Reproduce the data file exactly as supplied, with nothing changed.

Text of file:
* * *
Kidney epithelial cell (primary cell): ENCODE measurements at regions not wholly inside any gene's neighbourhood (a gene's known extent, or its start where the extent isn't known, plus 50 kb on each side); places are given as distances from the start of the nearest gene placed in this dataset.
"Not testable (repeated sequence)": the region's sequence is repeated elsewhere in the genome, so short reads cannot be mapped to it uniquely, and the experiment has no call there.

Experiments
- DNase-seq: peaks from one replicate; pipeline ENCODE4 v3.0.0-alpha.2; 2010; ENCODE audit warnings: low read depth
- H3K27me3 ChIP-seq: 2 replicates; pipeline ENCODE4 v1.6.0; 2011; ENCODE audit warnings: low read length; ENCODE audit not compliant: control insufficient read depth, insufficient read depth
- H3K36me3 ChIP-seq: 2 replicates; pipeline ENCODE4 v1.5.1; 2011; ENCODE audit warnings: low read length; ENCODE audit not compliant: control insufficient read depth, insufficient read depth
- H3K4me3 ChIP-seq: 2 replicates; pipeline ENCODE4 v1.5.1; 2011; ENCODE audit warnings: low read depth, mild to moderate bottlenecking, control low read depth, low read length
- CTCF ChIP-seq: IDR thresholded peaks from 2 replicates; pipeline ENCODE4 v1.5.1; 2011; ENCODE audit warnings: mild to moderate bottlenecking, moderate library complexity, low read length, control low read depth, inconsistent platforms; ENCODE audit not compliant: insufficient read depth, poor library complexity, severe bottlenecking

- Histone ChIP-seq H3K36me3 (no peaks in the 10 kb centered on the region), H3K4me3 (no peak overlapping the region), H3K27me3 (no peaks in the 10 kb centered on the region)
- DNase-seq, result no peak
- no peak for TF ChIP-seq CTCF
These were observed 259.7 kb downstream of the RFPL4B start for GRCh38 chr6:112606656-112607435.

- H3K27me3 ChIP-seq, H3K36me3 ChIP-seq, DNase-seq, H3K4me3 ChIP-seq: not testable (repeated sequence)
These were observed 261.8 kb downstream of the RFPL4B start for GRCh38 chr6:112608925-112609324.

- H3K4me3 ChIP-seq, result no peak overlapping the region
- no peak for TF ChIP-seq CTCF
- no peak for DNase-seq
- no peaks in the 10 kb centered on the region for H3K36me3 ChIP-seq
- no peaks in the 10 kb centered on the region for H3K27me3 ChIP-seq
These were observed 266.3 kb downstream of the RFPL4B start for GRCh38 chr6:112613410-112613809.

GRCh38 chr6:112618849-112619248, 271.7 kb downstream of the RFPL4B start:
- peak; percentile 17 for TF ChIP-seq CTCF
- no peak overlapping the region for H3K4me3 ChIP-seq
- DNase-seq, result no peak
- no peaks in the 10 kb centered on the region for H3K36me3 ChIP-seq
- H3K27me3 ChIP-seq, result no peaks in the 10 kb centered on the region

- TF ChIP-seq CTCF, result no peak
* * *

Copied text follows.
Kidney epithelial cell (primary cell): ENCODE measurements at regions not wholly inside any gene's neighbourhood (a gene's known extent, or its start where the extent isn't known, plus 50 kb on each side); places are given as distances from the start of the nearest gene placed in this dataset.
"Not testable (repeated sequence)": the region's sequence is repeated elsewhere in the genome, so short reads cannot be mapped to it uniquely, and the experiment has no call there.

Experiments
- DNase-seq: peaks from one replicate; pipeline ENCODE4 v3.0.0-alpha.2; 2010; ENCODE audit warnings: low read depth
- H3K27me3 ChIP-seq: 2 replicates; pipeline ENCODE4 v1.6.0; 2011; ENCODE audit warnings: low read length; ENCODE audit not compliant: control insufficient read depth, insufficient read depth
- H3K36me3 ChIP-seq: 2 replicates; pipeline ENCODE4 v1.5.1; 2011; ENCODE audit warnings: low read length; ENCODE audit not compliant: control insufficient read depth, insufficient read depth
- H3K4me3 ChIP-seq: 2 replicates; pipeline ENCODE4 v1.5.1; 2011; ENCODE audit warnings: low read depth, mild to moderate bottlenecking, control low read depth, low read length
- CTCF ChIP-seq: IDR thresholded peaks from 2 replicates; pipeline ENCODE4 v1.5.1; 2011; ENCODE audit warnings: mild to moderate bottlenecking, moderate library complexity, low read length, control low read depth, inconsistent platforms; ENCODE audit not compliant: insufficient read depth, poor library complexity, severe bottlenecking

- Histone ChIP-seq H3K36me3 (no peaks in the 10 kb centered on the region), H3K4me3 (no peak overlapping the region), H3K27me3 (no peaks in the 10 kb centered on the region)
- DNase-seq, result no peak
- no peak for TF ChIP-seq CTCF
These were observed 259.7 kb downstream of the RFPL4B start for GRCh38 chr6:112606656-112607435.

- H3K27me3 ChIP-seq, H3K36me3 ChIP-seq, DNase-seq, H3K4me3 ChIP-seq: not testable (repeated sequence)
These were observed 261.8 kb downstream of the RFPL4B start for GRCh38 chr6:112608925-112609324.

- H3K4me3 ChIP-seq, result no peak overlapping the region
- no peak for TF ChIP-seq CTCF
- no peak for DNase-seq
- no peaks in the 10 kb centered on the region for H3K36me3 ChIP-seq
- no peaks in the 10 kb centered on the region for H3K27me3 ChIP-seq
These were observed 266.3 kb downstream of the RFPL4B start for GRCh38 chr6:112613410-112613809.

GRCh38 chr6:112618849-112619248, 271.7 kb downstream of the RFPL4B start:
- peak; percentile 17 for TF ChIP-seq CTCF
- no peak overlapping the region for H3K4me3 ChIP-seq
- DNase-seq, result no peak
- no peaks in the 10 kb centered on the region for H3K36me3 ChIP-seq
- H3K27me3 ChIP-seq, result no peaks in the 10 kb centered on the region

- TF ChIP-seq CTCF, result no peak